Waltman's Biographical Profiles provide background information on family tree structure, work history, community activities, suggested personal contacts, and financial capability, as well as donation histories from their own service. Profiles cost around $200 per person, plus any additional costs such as D&B reports, online searches, etc. This kind of customized service is not provided by Noza. Harris said that there were a number of companies offering detailed profiles and that Noza had no interest in competing with them. Speaking of freebies, check out the list of sources provided by Waltman at its "Prospect Research Tips" page (http://www.waltmanassociates.com/rsrchtips.html), if you want to start your own list of favorites/bookmarks for donor hunting.

Harris and Noza seem quite ambitious in their goals. Harris indicated that they have another 20-30 databases under discussion. At present, the backing for Noza itself comes mainly from interested individual investors and the private sector, according to Harris, as well as the Santa Barbara Technology Group, a local venture capital concern. But for now, Noza claims that it can save people time in getting to the money they need. As Harris stated: "You could probably use the top ten search engines and find live links to most of what we have, but it would take 10,000 keywords, a physical impossibility even if you had the patience. And then you'd still have to open thousands of Web pages and manually create spreadsheets. You can do it instantly on our site. We have done the heavy lifting of taking unstructured data and putting it into a searchable relational database. We can save you time."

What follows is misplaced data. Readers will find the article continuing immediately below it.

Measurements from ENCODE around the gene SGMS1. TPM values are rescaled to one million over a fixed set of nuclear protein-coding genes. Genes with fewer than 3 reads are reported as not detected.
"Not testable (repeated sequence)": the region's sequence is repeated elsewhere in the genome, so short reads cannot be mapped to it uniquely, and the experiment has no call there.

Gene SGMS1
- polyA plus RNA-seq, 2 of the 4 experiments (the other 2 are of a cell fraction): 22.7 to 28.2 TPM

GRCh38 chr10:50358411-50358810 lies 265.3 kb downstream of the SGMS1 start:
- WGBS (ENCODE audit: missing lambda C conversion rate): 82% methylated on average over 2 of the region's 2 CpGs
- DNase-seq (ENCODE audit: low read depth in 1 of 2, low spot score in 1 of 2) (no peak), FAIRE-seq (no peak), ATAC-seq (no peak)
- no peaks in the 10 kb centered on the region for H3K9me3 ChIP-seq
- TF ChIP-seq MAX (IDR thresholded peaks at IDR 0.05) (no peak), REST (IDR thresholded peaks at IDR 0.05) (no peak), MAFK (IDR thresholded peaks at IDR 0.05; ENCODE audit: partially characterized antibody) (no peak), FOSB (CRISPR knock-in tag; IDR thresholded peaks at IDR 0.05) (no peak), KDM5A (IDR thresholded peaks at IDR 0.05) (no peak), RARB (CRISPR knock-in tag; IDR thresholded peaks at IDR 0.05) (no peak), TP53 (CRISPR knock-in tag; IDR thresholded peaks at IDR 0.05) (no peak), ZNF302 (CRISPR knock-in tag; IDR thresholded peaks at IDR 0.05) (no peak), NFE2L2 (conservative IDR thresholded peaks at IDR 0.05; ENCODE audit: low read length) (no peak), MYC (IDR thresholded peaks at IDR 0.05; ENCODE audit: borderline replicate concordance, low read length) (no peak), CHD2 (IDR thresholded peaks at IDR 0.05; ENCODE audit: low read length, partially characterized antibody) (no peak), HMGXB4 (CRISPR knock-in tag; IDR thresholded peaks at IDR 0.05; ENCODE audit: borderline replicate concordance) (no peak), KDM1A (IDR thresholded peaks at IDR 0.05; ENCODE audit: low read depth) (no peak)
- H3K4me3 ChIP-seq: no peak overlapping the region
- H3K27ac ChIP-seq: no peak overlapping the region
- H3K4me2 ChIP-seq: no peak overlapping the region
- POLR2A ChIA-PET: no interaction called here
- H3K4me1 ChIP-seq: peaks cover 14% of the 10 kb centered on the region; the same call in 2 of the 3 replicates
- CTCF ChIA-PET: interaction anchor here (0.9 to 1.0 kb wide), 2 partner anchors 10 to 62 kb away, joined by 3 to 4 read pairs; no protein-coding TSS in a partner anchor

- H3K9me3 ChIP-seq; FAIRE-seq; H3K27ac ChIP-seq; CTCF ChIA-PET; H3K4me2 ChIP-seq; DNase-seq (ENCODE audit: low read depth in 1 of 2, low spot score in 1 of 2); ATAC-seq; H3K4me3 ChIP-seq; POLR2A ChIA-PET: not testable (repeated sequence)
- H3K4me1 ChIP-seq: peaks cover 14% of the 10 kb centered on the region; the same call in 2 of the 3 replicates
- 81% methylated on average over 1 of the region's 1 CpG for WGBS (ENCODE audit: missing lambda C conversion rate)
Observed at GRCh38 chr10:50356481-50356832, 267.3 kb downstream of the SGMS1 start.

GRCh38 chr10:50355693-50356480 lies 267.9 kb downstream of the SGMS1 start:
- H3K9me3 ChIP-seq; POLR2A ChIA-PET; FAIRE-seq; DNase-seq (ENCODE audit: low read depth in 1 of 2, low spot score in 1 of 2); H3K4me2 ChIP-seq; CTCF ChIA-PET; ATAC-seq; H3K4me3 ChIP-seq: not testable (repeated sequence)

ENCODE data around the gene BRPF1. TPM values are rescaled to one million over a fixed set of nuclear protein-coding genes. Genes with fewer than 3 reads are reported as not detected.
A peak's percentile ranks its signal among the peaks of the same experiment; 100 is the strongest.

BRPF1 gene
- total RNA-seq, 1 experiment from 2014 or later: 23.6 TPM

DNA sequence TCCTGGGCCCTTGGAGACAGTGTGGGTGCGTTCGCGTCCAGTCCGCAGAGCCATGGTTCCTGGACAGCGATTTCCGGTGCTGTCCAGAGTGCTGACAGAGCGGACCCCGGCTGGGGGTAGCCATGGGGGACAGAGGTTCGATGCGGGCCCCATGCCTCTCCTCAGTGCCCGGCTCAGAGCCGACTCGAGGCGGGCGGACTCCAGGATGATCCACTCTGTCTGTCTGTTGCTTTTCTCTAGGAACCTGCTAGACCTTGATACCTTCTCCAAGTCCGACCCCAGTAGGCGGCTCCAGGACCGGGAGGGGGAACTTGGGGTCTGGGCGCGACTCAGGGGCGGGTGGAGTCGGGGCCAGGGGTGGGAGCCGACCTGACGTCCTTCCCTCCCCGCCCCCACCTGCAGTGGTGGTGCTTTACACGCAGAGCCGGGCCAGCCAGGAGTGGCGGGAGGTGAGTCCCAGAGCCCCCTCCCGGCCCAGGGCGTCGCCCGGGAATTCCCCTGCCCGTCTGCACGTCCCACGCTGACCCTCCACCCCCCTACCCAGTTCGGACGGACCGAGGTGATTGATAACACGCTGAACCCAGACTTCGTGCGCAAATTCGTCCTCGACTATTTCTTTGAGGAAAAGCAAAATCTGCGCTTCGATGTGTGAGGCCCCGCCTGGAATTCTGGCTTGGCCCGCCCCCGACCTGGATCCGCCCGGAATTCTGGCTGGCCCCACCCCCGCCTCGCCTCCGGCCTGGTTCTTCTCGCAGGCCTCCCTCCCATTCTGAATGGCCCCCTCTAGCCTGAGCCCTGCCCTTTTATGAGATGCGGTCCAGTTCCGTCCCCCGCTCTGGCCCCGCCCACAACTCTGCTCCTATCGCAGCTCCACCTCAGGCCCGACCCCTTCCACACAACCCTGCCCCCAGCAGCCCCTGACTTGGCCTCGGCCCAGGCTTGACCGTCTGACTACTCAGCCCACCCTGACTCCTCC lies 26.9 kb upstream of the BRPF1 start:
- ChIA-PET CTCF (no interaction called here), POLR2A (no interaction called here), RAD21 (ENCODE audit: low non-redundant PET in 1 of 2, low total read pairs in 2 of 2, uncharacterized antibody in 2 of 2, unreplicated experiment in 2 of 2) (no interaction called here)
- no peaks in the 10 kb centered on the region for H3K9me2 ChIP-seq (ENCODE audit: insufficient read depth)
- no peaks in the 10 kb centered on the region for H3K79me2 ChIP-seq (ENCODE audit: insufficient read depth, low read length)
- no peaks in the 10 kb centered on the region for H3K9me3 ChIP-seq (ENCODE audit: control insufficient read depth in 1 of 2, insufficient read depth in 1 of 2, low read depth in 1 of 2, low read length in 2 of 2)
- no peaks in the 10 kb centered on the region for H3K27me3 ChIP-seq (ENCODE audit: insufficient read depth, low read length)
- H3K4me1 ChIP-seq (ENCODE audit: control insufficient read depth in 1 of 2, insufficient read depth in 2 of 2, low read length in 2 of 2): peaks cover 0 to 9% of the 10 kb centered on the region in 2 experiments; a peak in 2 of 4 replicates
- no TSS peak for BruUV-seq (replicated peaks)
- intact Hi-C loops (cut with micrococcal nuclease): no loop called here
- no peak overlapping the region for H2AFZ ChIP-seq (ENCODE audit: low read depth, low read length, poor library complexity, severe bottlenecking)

Barbara Quint is contributing editor for NewsBreaks, senior editor of Online Searcher, and a columnist for Information Today.

Email Barbara Quint
Comments Add A Comment
Posted By Thomas Matthews5/13/2009 3:27:58 PM

I just now noticed this posting and thought I would comment. I work at a small college with a limited budget but I was able to convince my Development Director to subscribe to www.iwave.com and their product called Prospect Research Online, I suspect largely because it bundles so many online research services for one low yearly price. Over the past few years, PRO has really come along way, and with alot of recent talk about NOZA being subtracted from Lexis Nexis I think it’s worth saying that the functionality (email alerts, exporting, etc) that is offered with the NOZA data in PRO, is definitely worth taking a look at.